Lastly, this current world is not super loving to people who don't fall into the straight cis white category, so if you are straight cis white, it's time for you to start reading some fiction by and featuring The Other. This has been the work of the past year for me, and it has opened my eyes enormously. I know I'm a Book Riot advertisement (Full disclosure: I contribute to the site) but honestly, it's their diversity policy that has expanded my horizons so much over the past year. There is a ratio that must be met for every article so that authors of color are being featured, so pretty much any article you check out will give you some options to read outside your normal sphere. Some of my favorite picks include Gabi, A Girl In Pieces by Isabel Quintero, Burn Baby Burn by Meg Medina, Tell Me Again How A Crush Should Feel by Sara Farizan, and Dante and Aristotle Discover the Secrets of the Universe by Benjamin Alire Saenz.
3. Practice speaking up in your daily life. This one is really hard for me. When I am on the internet, I feel free to shout my feelings loud and proud, but in real life, I am a classic Libra, trying to smooth feathers and find common ground. This is not a trait I dislike about myself, but I am trying to make sure I have the fire in my belly to call out my friends and loved ones for using hurtful speech. I look for it in my own speech patterns, too, because I'm no saint. There's no need to deliver a lecture every time. A simple "Don't say that" may be enough. It sucks and is awkward and it's worth it to erode the culture of "jokey" racism that exists in stereotypes and sayings.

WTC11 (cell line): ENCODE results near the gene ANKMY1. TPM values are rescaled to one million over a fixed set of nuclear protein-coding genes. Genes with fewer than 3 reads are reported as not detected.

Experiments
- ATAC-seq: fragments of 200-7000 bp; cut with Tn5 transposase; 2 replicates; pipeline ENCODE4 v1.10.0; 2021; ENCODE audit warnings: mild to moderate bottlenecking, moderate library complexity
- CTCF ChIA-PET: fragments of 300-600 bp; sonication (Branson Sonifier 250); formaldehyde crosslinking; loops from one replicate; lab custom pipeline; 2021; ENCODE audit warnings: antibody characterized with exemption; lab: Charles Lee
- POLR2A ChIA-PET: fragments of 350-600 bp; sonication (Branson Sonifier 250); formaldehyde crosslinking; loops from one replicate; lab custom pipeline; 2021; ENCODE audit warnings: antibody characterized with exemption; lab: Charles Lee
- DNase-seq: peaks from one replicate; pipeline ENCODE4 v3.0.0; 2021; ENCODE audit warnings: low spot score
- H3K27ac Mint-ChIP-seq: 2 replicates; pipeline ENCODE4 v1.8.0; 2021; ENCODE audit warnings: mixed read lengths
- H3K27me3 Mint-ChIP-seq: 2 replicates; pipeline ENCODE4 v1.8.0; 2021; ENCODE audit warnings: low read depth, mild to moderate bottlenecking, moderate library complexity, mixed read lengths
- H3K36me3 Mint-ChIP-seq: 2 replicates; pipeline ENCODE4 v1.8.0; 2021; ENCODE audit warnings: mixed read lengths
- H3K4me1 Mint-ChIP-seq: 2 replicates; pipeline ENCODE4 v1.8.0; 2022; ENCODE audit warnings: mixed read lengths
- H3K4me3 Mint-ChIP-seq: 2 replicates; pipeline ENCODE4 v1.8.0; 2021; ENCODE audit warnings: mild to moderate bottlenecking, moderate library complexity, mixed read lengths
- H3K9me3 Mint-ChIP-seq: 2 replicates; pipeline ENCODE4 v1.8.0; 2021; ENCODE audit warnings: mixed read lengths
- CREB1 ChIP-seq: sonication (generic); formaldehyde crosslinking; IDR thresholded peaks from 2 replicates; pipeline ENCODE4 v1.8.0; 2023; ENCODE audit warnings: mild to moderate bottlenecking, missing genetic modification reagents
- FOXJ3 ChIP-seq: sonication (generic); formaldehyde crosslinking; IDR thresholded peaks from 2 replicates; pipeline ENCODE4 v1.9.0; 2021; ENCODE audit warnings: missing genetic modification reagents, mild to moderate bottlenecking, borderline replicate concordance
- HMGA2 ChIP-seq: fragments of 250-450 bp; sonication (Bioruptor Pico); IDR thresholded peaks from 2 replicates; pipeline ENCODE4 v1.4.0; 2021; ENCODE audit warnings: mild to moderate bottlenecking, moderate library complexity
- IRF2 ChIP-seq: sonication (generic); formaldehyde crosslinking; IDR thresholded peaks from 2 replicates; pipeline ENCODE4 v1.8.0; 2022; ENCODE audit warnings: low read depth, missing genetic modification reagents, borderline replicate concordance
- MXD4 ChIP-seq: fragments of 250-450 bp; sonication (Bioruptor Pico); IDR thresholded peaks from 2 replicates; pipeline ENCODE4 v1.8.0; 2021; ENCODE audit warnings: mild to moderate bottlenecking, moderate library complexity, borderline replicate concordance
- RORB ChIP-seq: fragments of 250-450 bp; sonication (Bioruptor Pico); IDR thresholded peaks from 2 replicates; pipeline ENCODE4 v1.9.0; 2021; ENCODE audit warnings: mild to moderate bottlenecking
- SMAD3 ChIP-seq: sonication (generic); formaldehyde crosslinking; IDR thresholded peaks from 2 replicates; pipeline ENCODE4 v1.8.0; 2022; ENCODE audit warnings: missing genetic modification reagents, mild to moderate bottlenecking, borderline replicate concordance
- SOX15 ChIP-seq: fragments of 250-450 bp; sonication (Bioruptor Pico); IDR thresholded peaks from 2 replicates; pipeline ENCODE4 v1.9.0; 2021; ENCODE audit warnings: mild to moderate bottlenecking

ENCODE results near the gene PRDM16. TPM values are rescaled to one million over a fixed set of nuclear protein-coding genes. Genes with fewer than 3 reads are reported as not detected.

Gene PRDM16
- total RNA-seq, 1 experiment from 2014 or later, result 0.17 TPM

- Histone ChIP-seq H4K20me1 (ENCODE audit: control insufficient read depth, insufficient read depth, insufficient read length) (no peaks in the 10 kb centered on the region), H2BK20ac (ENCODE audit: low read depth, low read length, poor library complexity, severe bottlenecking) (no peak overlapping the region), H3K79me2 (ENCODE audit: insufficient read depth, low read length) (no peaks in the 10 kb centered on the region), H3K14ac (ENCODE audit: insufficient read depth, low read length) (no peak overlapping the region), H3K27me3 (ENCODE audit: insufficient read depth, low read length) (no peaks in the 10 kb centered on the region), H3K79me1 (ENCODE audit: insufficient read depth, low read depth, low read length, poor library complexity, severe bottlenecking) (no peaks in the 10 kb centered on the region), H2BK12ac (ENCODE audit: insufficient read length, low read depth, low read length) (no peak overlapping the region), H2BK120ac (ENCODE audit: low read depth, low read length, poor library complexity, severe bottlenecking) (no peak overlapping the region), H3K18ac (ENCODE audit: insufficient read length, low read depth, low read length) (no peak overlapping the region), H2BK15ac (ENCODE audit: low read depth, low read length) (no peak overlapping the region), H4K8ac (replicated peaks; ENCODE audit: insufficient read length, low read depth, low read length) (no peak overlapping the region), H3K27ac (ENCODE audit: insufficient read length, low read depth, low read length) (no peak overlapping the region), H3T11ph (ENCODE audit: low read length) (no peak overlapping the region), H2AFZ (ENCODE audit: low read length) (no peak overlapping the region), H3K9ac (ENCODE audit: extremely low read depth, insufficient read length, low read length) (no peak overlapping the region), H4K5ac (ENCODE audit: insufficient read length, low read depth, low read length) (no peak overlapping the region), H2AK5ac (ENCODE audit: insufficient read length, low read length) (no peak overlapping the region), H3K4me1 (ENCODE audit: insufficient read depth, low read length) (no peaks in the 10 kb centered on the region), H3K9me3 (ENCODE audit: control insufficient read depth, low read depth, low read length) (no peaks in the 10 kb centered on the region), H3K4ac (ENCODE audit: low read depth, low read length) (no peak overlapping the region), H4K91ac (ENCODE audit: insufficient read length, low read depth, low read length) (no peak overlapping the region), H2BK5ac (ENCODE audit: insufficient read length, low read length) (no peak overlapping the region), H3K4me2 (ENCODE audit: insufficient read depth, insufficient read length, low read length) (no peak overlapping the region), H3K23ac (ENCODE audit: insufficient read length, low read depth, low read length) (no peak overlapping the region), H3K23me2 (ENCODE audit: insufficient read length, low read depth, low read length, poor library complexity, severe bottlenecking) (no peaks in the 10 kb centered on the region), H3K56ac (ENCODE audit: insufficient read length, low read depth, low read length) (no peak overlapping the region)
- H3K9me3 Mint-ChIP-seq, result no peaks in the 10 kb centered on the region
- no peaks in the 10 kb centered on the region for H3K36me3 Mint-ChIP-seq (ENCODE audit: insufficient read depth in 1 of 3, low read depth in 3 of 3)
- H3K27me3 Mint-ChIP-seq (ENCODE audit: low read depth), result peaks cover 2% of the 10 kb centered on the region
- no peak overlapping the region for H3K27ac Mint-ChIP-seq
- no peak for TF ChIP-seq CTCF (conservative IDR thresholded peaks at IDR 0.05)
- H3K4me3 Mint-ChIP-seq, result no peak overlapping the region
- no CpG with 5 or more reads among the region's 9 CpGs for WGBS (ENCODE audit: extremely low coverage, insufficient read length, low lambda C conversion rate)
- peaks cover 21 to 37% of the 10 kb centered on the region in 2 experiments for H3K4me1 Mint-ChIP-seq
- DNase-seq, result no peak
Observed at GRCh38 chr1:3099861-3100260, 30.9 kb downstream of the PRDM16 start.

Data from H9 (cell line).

Many, many people have said all of this more eloquently than me:
A Bystander's Guide to Standing Up Against Islamophobic Harassment (And Other Types of Harassment, Too)
Resistance 365 This is an amazing blog with a daily action step. ACTION STEPS FIGHT DEPRESSION AND KEEP US VIGILANT (Moody, I love you.)
Holy Fuck The Election Choose your own adventure activism.